The Georgia REALTORS® represents more than 40,000 real estate professionals in the state of Georgia. Our Association and its members believe that REALTORS® have a role to play in every community faced with the challenges of growth and quality of life issues that are important to all Georgians. We believe that home ownership and commercial properties positively impact neighborhoods, communities, and the economic stability of our great state. The following policy statements have been approved by the Board of Directors of the Georgia Association of REALTORS® (GAR) to serve as official positions of GAR.
WATER SUPPLY AND CONSERVATION
In 2004, Georgia adopted its first statewide comprehensive water management plan to ensure water resources are utilized in a sustainable manner that support the state’s economy, protect public health and natural systems, and enhance the quality of life for all citizens. Additional conservation efforts to pass statewide legislation to mandate the retrofit of older plumbing fixtures at the point of sale have failed; however, local governments are not prohibited from adopting point-of-sale mandates. In 2007, DeKalb County was successful in passing a point-of-service mandate, which requires purchasers of homes built prior to 1993 to verify all plumbing fixtures have been retrofit prior to receiving water service.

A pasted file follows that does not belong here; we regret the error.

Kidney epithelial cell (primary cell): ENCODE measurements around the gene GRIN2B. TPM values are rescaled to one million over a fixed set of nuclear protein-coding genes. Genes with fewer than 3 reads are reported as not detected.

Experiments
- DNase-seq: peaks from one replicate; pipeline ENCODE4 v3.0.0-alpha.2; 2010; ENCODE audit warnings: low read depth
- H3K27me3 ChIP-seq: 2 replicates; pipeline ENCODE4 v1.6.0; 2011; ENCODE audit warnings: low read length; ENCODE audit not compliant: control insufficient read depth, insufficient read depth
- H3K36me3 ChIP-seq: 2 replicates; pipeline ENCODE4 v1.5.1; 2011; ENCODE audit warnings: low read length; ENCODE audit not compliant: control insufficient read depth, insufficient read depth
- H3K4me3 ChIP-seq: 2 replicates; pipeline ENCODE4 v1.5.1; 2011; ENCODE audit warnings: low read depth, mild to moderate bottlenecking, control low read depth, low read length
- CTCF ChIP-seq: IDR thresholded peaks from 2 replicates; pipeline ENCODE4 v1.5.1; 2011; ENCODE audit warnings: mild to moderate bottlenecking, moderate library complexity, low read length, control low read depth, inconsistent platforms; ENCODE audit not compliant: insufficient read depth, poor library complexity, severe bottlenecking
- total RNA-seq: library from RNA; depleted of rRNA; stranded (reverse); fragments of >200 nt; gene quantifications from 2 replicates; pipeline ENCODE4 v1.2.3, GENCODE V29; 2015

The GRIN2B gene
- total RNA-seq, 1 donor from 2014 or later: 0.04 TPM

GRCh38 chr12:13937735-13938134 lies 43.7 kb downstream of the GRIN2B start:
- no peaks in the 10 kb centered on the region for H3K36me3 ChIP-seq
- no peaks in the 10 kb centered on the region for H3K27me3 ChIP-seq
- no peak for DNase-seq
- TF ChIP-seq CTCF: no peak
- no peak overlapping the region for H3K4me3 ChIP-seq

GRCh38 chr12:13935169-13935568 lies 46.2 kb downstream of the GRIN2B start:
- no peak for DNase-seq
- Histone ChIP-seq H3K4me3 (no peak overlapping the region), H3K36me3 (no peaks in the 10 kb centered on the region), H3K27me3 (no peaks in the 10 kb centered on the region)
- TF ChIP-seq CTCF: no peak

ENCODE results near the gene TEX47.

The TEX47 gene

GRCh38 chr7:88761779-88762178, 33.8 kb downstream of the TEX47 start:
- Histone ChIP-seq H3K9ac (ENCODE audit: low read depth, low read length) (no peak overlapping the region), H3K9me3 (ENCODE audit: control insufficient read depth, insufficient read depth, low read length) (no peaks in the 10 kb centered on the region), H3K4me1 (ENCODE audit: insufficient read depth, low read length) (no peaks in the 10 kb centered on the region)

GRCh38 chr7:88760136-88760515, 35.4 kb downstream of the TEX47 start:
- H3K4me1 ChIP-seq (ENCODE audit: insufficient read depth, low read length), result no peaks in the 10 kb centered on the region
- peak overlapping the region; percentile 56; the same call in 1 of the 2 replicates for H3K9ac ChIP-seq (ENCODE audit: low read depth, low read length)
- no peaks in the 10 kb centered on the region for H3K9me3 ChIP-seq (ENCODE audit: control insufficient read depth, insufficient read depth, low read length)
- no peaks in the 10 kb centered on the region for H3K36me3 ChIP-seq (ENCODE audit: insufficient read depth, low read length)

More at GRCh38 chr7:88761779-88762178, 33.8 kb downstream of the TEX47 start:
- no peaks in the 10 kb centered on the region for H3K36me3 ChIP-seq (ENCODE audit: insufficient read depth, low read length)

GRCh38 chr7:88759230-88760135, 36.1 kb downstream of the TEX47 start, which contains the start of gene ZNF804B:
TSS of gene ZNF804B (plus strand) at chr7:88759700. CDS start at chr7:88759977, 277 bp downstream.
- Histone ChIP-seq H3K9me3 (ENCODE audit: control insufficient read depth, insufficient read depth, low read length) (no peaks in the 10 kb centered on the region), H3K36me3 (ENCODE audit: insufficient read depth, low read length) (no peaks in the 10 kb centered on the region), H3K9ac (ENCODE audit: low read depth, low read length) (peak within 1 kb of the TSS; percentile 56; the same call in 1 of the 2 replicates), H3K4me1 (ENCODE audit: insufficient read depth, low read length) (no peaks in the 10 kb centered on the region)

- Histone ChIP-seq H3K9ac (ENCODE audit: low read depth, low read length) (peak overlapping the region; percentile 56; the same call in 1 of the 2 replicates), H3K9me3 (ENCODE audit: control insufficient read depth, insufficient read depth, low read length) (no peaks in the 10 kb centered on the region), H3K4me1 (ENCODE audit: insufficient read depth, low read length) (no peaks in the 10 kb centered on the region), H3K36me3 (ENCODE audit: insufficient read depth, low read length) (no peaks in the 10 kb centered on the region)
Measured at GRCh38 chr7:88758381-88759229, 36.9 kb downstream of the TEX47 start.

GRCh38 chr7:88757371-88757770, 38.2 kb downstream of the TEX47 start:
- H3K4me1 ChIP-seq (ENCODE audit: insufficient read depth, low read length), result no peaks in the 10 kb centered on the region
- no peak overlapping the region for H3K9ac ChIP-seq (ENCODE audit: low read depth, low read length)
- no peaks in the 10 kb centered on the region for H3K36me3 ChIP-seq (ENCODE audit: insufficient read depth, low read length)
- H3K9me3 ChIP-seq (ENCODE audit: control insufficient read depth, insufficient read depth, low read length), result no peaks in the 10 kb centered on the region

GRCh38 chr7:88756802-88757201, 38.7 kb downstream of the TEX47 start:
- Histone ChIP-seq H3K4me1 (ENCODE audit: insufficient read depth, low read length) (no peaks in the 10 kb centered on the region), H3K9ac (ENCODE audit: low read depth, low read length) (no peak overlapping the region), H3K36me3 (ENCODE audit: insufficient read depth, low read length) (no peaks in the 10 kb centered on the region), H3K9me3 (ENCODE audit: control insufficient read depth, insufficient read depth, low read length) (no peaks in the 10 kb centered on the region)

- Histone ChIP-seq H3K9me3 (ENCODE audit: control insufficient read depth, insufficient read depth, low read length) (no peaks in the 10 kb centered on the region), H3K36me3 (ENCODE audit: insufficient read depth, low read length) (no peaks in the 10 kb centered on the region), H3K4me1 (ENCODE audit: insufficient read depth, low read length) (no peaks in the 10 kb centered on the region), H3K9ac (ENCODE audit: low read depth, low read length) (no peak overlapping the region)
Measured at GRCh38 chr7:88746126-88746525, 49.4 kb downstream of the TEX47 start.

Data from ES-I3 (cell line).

The Georgia REALTORS’® Position
The Georgia REALTORS® believe that water is a vital commodity essential to life, prosperity, and economic development. As a valued commodity, water supply and water usage behaviors are subject to supply and demand market factors. We support market-based conservation measures and oppose any point-of-sale government mandates.
GAR supports measures to increase Georgia’s water supply including expediting the permitting and development of new reservoirs and raising the levels of existing reservoirs. We believe that Georgia must increase the state’s water storage capacity in order to prepare for projected increases in population.
GAR supports responsible market-driven conservation measures and oppose any point-of-sale government mandates such as retrofit-at-resale. Conservation measures supported by the Georgia REALTORS® include:
- An incentive pricing scale which would encourage users to voluntarily implement water-saving devices and penalize heavy users who are unwilling to conserve.
- Cash rebates for voluntary purchase/installation of low-flow plumbing fixtures.
- Rebates in the form of credits to property owners’ water bills for voluntary purchase/installation of low-flow plumbing fixtures.
- Rebates in the form of property tax credits for voluntary purchase/installation of low-flow plumbing fixtures.
- Distribution of water conservation kits including low-flow shower heads, faucet aerators, toilet leak tablets, and toilet tank displacement kits.